It was totally unexpected, but entirely welcome.
“I’m thrilled the MacArthur Foundation has recognized me for this honor,” Gregg Gonsalves, Ph.D., assistant professor at the Yale School of Public Health, said Thursday after it was announced that he was a 2018 MacArthur Fellow.
The fellowship—commonly called a “genius grant”—comes with a $625,000 prize paid out over five years. The MacArthur Foundation described Gonsalves’ work as being “at the intersection of human rights and public health research and practice to address inequities in global health.” The highly prestigious fellowship is not given for past accomplishments, but rather for one’s future potential. Gonsalves was one of 25 recipients across the United States this year.
Gonsalves left college as a young man in the 1980s to fight an emerging epidemic—HIV/AIDS—that was devastating the gay community. He returned to Yale in 2011 to earn a bachelor’s degree in biology and then went on to earn his doctorate from the Yale School of Public Health in 2017. He joined the school’s faculty shortly thereafter.
“I am a product of Yale College and the Yale School of Public Health, which gave me the training to bring new skills and expertise to the questions that have vexed me for decades: how do we get HIV treatment and prevention services to those who need them most, how do we give policymakers better evidence to make better choices about policies on HIV and other infectious diseases?” he said.
Soft spoken and thoughtful, Gonsalves credited his colleagues and research collaborators—Forrest Crawford, A. David Paltiel, Ed Kaplan, Paul Cleary and Josh Warren, among many others, for inspiring him on a daily basis.
“The Yale School of Public Health is a wonderful place to work to try to answer these questions—there is no place else I can imagine being right now,” Gonsalves said.
Dean Sten Vermund compared the MacArthur to the Nobel Prize—it is for those who are extremely creative and truly make an impact in their disciple.
“Dr. Gonsalves and his activist and academic colleagues have literally changed policies around the world, accelerating drug development and access to care for persons living with HIV/AIDS,” Vermund said. “We are immensely proud to have his leadership in the Yale School of Public Health and our Global Health Justice Initiative with the Yale School of Law.”
Professor Albert Ko, chair of the Department of Epidemiology of Microbial Disease, to which Gonsalves belongs, said his contributions to public health began decades ago as an activist with ACT UP and the Treatment Action Group and have continued ever since.
“Gregg is dedicated to using his talents as a researcher in the fight for social justice in health,” Ko said.
Paltiel, with whom Gonsalves has collaborated on many research projects, said his colleague has a special combination of real-world experience coupled with academic rigor.
“When you combine intellectual brilliance with the humble wisdom acquired from years of working in the trenches, you get Gregg Gonsalves, a powerful force for good in the world,” Paltiel said.
In addition to his work at the School of Public Health, in 2012 Gonsalves co-founded the Global Health Justice Partnership at Yale—a collaboration between YSPH and the Yale Law School. “We’ve been able to connect the dots between health outcomes and law and policies, understand the links between public health and social justice, interactions which are so important in determining our fates, our health and our survival,” he said.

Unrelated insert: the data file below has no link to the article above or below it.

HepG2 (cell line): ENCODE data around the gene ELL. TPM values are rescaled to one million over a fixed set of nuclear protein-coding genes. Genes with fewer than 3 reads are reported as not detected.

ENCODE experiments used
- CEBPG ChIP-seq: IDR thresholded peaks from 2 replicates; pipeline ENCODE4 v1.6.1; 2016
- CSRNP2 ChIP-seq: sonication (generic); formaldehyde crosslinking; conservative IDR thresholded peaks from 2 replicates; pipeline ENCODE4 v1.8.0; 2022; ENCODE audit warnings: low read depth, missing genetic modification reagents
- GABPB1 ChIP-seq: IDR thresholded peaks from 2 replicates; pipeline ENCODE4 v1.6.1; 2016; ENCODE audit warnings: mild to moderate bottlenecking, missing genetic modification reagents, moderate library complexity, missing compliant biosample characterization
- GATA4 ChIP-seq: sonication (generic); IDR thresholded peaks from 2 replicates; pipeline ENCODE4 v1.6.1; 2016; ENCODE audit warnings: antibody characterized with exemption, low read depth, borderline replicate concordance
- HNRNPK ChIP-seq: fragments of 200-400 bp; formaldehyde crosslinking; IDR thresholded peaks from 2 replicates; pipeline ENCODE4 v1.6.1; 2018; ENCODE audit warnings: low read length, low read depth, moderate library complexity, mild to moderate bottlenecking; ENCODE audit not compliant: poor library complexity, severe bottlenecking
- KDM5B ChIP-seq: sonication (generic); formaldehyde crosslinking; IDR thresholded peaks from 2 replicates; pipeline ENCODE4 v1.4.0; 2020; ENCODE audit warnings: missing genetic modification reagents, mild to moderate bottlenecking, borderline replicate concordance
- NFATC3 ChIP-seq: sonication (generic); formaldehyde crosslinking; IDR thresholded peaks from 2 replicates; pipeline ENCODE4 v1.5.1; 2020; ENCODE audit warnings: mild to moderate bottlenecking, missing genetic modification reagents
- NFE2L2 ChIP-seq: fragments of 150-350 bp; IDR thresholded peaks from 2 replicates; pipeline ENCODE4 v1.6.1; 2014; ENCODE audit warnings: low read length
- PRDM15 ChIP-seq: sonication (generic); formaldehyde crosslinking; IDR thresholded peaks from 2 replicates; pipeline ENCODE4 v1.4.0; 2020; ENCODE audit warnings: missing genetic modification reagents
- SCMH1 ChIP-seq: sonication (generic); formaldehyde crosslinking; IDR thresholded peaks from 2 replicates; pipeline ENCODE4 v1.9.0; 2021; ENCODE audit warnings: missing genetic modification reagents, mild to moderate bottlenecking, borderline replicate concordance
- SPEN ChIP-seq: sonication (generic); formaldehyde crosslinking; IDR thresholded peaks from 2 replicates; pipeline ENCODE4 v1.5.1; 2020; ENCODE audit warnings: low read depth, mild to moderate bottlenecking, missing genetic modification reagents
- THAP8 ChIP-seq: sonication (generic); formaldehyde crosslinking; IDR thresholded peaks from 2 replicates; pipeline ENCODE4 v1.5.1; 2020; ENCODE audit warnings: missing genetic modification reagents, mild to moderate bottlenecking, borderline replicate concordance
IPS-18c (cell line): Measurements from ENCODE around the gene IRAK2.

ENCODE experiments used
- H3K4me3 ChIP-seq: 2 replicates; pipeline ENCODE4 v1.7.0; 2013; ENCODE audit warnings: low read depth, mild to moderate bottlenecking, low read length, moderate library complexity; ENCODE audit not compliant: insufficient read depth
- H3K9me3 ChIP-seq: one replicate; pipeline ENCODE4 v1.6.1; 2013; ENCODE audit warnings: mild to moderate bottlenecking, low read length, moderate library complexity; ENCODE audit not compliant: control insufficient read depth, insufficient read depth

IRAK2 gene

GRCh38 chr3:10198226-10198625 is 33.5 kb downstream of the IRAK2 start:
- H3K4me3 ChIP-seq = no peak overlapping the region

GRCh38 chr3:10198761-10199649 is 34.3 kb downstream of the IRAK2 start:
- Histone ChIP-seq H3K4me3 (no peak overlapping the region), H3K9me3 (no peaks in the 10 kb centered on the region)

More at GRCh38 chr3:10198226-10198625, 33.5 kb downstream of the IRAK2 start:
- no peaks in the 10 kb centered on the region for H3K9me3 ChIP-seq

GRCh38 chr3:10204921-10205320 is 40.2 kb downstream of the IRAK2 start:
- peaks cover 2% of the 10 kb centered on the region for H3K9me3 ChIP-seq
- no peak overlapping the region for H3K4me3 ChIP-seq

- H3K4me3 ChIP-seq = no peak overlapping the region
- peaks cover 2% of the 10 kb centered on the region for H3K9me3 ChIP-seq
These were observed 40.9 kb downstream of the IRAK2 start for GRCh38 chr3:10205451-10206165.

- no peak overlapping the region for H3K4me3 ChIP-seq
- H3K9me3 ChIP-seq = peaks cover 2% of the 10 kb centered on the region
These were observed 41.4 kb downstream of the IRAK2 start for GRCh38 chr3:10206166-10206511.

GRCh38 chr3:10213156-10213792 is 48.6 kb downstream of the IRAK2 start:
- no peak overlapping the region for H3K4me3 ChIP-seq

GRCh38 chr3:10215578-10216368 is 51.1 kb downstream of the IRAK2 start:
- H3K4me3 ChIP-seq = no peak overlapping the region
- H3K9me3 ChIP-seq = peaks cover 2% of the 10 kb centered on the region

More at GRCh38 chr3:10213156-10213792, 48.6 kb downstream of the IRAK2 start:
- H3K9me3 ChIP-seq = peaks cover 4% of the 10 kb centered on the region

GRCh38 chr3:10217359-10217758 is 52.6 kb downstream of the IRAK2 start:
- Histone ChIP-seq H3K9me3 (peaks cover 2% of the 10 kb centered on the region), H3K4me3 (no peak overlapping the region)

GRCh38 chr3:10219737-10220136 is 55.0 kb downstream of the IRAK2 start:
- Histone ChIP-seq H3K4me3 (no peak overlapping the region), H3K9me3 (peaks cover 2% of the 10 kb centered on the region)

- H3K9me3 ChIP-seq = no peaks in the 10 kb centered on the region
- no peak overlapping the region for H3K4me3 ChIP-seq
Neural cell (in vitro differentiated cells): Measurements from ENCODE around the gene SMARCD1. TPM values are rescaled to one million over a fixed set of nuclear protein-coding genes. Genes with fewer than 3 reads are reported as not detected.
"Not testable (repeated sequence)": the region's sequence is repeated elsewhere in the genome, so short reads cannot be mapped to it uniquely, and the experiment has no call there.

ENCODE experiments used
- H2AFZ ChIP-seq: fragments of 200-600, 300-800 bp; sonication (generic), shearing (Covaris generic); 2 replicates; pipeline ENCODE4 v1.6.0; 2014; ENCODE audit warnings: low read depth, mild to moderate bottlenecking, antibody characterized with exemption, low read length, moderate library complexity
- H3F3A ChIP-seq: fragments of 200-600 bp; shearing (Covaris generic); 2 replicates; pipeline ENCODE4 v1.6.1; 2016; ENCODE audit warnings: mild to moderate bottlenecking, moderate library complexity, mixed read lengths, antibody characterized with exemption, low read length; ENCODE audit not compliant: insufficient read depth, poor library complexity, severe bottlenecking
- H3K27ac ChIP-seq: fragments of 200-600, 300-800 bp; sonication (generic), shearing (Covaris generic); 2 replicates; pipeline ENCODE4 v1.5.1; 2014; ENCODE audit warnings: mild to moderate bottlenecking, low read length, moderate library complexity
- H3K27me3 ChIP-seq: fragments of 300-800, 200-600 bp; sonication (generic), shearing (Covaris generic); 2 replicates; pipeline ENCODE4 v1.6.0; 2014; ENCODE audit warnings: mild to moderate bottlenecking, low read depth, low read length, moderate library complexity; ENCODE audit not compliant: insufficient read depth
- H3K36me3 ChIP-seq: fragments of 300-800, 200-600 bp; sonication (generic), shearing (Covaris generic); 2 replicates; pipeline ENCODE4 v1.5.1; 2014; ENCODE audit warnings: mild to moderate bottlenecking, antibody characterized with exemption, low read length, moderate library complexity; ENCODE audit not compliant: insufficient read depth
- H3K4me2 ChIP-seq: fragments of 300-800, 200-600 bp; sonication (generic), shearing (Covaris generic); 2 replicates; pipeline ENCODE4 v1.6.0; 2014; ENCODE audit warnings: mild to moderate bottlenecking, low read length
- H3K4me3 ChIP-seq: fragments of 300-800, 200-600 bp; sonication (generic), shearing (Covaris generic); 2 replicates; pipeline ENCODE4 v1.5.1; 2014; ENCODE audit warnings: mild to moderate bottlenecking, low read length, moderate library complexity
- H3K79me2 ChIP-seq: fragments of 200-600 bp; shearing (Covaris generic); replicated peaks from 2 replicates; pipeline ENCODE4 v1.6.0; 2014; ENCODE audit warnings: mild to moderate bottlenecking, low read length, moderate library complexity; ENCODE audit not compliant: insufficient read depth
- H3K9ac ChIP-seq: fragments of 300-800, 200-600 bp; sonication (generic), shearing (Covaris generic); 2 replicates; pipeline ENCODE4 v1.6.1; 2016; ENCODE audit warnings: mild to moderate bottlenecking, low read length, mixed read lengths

Just last month, Gonsalves co-authored a paper with Crawford on how a 2011 to 2015 HIV outbreak among people who inject drugs in Indiana could have been avoided if the state’s top officials had acted sooner on public health warnings.
Published in The Lancet HIV, the study offers a stark warning to public officials confronting the opioid crisis across the United States. A Republican lawmaker from Indiana cited the study as a “wake-up call.”
Edward H. Kaplan, Willian N. and Marie A. Beach Professor of Operations Research, professor of public health and professor of engineering, said it has been astonishing to watch Gonsalves transform from an activist to a policy and modeling expert as a student, during his dissertation and now as a faculty colleague.
Gonsalves’ recent work includes a study on how increasing the availability of public toilets in South Africa could result in fewer sexual assaults against women, demonstrating that the recent Olympics in Brazil were not a major source of Zika virus contagion, and figuring out how to geographically deploy HIV testing to increase the detection of previously unknown infected individuals.
“Gregg has shown how data, statistical analysis, and modeling public health operations can be combined to help understand and design public health policies for the betterment of vulnerable populations,” Kaplan said.
Paul D. Cleary, former dean of the Yale School of Public Health and the Anna M.R. Lauder Professor of Public Health, said that Gonsalves combines an uncanny sense of critical social and scientific issues, extremely sophisticated research methods and a deep commitment and passion for addressing social inequity.
“In an era when addressing social issues requires the perspectives and methods of different disciplines, Gregg is the consummate interdisciplinary scholar, integrating the perspectives of operations research, law, economics, decision sciences, health services research and epidemiology,” Cleary said. “Yale is extremely fortunate that after completing his undergraduate work, he decided to come to the Yale School of Public Health for his doctoral work and that he decided to stay on as a faculty member at YSPH. We are a better community, in multiple respects, because of Gregg.”
Watch the YouTube video produced by the MacArthur Foundation